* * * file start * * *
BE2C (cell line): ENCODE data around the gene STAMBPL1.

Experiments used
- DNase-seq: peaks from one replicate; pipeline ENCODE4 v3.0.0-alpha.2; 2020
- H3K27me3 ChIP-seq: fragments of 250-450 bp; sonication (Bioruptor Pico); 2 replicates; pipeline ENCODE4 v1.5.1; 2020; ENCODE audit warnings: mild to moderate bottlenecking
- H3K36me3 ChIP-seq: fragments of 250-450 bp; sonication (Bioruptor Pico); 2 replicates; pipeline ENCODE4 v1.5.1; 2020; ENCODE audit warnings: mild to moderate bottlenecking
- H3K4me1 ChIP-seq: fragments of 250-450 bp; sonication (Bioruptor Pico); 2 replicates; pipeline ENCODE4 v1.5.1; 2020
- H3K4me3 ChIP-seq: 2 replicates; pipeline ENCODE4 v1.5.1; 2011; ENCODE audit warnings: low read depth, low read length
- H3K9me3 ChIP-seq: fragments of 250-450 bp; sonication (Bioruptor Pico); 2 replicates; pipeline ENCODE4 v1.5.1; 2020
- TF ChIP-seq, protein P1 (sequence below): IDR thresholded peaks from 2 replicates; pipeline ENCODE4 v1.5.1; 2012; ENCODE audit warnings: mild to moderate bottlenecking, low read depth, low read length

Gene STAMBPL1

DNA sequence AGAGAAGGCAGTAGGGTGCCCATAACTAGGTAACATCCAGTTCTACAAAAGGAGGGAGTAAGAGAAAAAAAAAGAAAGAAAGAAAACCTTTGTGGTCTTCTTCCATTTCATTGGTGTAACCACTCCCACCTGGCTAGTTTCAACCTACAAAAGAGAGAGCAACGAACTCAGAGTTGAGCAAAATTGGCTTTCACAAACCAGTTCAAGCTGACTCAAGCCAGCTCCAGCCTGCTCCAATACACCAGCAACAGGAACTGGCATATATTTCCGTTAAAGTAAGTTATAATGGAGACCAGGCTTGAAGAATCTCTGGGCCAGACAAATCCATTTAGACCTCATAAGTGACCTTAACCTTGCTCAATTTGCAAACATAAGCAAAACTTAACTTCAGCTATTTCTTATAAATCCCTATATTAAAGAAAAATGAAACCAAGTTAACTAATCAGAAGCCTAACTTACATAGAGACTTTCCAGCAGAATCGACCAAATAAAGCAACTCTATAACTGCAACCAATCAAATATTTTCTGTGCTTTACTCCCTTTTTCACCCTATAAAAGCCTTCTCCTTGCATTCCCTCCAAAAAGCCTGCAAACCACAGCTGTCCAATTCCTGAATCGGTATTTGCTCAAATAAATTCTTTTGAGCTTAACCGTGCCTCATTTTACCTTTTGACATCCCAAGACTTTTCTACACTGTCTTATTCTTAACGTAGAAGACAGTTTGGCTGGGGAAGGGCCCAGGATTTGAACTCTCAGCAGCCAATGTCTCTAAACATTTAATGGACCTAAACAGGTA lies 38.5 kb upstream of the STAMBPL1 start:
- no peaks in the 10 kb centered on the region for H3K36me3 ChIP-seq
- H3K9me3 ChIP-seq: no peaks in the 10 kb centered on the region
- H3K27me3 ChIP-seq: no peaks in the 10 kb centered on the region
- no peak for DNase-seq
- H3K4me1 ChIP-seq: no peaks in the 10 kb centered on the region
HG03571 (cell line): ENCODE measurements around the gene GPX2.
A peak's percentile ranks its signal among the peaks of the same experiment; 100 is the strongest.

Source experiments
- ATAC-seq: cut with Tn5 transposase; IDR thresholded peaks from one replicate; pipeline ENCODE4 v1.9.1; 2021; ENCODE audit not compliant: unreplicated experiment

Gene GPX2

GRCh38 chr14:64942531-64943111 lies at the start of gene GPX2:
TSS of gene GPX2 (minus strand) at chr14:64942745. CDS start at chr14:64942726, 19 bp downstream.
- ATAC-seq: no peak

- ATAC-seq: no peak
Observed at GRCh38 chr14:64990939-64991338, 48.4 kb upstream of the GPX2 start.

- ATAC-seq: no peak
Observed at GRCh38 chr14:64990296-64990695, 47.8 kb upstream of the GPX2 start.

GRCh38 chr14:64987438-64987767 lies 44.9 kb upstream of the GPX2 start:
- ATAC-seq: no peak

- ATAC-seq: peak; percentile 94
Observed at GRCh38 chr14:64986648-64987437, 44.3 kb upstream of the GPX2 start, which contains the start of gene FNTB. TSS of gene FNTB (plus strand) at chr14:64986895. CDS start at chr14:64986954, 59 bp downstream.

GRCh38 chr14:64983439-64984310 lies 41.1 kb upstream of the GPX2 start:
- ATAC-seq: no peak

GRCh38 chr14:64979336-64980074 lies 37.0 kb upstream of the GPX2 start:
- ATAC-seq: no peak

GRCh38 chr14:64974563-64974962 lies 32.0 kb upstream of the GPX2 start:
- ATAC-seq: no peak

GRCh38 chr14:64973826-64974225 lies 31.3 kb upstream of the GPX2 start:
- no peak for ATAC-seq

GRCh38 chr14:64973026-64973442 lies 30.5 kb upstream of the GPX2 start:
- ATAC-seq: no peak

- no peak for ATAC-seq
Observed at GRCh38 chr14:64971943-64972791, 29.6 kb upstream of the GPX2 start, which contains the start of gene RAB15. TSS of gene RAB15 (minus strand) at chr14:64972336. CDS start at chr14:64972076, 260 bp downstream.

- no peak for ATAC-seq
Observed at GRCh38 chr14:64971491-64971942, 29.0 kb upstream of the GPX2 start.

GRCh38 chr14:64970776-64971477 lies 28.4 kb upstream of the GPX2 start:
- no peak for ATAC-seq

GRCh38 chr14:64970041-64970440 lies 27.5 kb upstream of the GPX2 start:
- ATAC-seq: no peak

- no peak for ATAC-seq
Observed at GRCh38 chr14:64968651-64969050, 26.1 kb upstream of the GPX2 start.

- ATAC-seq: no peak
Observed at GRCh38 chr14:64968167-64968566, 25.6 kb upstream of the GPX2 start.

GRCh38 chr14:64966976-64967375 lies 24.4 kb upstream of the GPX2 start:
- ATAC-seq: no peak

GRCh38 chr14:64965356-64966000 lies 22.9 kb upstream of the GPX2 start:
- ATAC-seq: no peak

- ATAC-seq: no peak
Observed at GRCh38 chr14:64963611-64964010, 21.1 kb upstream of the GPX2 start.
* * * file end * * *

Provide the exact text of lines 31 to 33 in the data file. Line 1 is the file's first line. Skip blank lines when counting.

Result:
- ATAC-seq: peak; percentile 94
Observed at GRCh38 chr14:64986648-64987437, 44.3 kb upstream of the GPX2 start, which contains the start of gene FNTB. TSS of gene FNTB (plus strand) at chr14:64986895. CDS start at chr14:64986954, 59 bp downstream.

GRCh38 chr14:64983439-64984310 lies 41.1 kb upstream of the GPX2 start: